Spider Silk More Conductive than Copper
Xinwei Wang, Guoqing Liu and Xiaopeng Huang (left to right) analyze the thermal conductivity of spider silk. Photo by Bob Elbert.
Iowa State University associate professor Xinwei Wang has conducted experiments measuring the thermal conductivity of materials for years. After testing many of the known thermal conductors such as copper, aluminum, or diamonds, Wang wanted to find an organic material with higher-than-expected conductivity. His target candidate came in the form of spider silk—in particular, dragline thread of golden silk orbweaver spiders.
When Wang measured the silk, which is only 4 microns thick (human hair is 15 times that diameter), and was surprised by the results. In a paper just published in the Advanced Materials journal, Wang specifies that the dragline silk has a thermal conductivity of 416 watts per meter Kelvin. Copper, a well-known conductor, conducts heat at a rate of 401 watts per meter Kelvin. "This is very surprising because spider silk is organic material," Wang says. "For organic material, this is the highest ever. There are only a few materials higher—silver and diamond."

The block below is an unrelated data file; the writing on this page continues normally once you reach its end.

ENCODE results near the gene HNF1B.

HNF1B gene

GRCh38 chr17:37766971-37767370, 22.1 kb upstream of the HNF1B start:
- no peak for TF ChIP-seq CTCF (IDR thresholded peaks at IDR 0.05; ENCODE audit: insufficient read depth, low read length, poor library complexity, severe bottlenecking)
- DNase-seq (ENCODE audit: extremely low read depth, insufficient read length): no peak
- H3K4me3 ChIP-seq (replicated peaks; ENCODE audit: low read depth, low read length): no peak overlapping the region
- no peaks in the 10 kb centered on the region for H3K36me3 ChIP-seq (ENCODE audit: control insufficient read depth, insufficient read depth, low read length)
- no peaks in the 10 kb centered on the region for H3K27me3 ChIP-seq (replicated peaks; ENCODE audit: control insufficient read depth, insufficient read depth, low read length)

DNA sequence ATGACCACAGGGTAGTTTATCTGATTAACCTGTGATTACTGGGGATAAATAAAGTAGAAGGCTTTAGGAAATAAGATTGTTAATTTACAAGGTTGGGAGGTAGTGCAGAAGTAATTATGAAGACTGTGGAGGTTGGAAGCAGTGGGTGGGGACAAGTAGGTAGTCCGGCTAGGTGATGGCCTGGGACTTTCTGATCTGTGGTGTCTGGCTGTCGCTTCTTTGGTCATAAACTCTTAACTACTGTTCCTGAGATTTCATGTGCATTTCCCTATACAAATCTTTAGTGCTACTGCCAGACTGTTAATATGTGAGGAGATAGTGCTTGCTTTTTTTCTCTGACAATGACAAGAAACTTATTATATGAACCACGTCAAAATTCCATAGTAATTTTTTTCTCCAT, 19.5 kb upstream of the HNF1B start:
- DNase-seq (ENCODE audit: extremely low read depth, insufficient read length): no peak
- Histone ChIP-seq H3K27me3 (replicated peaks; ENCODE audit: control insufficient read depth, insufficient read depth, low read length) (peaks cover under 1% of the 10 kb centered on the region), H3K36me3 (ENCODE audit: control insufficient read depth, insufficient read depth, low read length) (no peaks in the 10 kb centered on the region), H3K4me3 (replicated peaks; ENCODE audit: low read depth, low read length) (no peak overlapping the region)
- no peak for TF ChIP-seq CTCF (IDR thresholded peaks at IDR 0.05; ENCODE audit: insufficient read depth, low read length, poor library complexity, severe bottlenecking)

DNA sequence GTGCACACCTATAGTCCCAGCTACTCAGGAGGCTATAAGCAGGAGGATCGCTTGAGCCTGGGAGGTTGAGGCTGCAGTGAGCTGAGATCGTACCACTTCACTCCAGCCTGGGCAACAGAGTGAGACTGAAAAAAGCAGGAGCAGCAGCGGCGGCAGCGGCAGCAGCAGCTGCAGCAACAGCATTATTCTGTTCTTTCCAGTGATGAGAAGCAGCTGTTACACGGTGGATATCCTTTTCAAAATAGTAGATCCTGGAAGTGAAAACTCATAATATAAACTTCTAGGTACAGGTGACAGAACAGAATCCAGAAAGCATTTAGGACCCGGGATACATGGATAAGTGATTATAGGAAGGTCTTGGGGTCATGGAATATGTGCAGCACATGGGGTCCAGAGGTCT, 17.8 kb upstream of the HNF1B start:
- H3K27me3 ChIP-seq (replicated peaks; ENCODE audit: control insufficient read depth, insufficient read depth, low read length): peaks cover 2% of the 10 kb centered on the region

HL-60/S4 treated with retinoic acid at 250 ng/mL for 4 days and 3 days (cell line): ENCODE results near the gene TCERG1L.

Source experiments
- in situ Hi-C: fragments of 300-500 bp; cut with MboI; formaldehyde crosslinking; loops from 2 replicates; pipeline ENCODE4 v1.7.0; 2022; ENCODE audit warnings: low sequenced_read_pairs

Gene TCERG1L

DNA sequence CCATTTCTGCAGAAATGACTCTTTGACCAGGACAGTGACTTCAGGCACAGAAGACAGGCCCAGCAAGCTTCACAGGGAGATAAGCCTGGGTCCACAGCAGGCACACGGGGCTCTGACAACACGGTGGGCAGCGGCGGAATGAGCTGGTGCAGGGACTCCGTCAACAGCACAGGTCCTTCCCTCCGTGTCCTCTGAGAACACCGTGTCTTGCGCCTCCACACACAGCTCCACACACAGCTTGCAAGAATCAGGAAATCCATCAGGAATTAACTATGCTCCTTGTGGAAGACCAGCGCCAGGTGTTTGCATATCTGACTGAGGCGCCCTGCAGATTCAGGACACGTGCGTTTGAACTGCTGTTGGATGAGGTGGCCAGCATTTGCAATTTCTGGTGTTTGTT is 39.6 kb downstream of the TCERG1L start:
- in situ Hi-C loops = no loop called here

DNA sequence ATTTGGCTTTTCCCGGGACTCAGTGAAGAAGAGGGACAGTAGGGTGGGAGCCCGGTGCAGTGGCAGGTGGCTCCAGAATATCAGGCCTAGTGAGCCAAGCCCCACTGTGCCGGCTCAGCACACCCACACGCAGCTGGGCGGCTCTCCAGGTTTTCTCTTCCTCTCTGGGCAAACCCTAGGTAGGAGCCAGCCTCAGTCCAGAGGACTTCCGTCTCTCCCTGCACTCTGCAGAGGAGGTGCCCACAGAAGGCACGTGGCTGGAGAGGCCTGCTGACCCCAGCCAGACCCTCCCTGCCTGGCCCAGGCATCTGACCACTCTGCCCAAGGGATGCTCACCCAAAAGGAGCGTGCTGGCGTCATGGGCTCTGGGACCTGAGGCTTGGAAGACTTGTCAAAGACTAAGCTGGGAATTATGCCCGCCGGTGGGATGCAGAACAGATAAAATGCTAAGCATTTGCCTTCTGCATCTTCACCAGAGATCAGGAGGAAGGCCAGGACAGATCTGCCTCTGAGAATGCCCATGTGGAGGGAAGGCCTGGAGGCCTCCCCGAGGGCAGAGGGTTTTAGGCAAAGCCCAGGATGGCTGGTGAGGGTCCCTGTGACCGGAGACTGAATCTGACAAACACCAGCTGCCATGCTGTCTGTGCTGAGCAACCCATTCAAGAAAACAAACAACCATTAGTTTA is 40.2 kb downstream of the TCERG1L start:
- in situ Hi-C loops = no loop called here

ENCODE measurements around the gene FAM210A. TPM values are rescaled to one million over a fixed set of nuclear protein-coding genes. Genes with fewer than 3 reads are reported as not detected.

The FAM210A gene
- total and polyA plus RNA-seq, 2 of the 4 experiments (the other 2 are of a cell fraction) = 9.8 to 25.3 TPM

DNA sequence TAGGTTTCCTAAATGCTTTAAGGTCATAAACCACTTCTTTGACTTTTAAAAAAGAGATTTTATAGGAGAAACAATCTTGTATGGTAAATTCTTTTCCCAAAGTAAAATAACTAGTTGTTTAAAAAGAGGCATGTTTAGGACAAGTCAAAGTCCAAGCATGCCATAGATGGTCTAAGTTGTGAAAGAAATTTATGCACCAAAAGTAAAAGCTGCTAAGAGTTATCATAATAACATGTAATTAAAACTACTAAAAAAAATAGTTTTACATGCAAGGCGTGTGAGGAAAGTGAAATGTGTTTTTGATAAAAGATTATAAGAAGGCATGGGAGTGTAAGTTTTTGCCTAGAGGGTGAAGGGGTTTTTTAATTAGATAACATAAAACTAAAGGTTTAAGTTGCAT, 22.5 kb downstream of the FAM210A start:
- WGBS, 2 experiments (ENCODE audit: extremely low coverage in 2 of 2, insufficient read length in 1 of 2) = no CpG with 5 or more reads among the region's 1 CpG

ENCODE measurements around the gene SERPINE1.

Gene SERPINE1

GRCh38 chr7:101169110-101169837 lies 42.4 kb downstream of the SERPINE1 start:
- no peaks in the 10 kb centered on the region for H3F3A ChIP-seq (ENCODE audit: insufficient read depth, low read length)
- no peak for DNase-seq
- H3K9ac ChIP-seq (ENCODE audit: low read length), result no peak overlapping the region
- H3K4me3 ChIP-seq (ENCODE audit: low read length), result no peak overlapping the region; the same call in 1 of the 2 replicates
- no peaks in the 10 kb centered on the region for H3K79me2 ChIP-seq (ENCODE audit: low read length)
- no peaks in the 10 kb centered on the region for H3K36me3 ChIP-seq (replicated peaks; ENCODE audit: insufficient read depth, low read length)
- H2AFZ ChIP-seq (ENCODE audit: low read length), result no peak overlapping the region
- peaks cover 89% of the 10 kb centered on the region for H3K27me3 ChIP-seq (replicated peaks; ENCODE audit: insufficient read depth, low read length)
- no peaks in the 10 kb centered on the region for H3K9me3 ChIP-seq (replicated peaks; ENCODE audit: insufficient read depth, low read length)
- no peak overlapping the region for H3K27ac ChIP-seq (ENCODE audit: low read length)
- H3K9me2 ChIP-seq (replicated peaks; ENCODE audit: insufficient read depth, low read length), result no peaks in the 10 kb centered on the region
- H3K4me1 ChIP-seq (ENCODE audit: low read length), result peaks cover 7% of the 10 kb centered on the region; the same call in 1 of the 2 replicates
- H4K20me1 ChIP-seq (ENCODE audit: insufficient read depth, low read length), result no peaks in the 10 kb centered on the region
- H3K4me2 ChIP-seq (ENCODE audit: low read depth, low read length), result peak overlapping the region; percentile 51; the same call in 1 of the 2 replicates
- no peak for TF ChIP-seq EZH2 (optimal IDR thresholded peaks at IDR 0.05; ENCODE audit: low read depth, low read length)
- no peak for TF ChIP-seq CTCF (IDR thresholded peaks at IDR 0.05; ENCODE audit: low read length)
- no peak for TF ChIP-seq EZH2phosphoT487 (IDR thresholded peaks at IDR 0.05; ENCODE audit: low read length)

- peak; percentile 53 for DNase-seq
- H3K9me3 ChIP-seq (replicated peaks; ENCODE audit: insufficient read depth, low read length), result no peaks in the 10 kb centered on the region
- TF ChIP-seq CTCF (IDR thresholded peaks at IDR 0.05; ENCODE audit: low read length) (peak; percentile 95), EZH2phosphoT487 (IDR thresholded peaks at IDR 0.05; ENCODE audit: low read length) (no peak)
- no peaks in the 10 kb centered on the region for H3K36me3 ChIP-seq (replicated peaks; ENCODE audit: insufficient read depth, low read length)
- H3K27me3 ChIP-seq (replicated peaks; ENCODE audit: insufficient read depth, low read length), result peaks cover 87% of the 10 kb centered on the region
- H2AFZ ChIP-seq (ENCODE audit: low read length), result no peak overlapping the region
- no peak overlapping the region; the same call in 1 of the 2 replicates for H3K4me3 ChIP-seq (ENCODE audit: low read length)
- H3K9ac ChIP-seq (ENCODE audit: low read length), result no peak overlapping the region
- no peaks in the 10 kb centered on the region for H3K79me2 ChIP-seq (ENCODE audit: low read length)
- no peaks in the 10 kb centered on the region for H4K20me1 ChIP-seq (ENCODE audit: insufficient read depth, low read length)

Wang also discovered that spider silk becomes more conductive when it is stretched; not less conductive as is the case with many materials. The conductivity rate is also directly proportional to the length: a 20 percent increase in length of the silk results in a 20 percent increase in conductivity. Wang attributes the high rate of conductivity to the pure molecular structure of the material, as well as its nanocrystal-carrying proteins and the coil-shaped structures that connect them.
Future applications of Wang's discovery might include heat-dissapating electronics, clothing, or bandages, as well as other products that prioritize thermal management. "Our discoveries will revolutionize the conventional thought on the low thermal conductivity of biological materials," Wang says.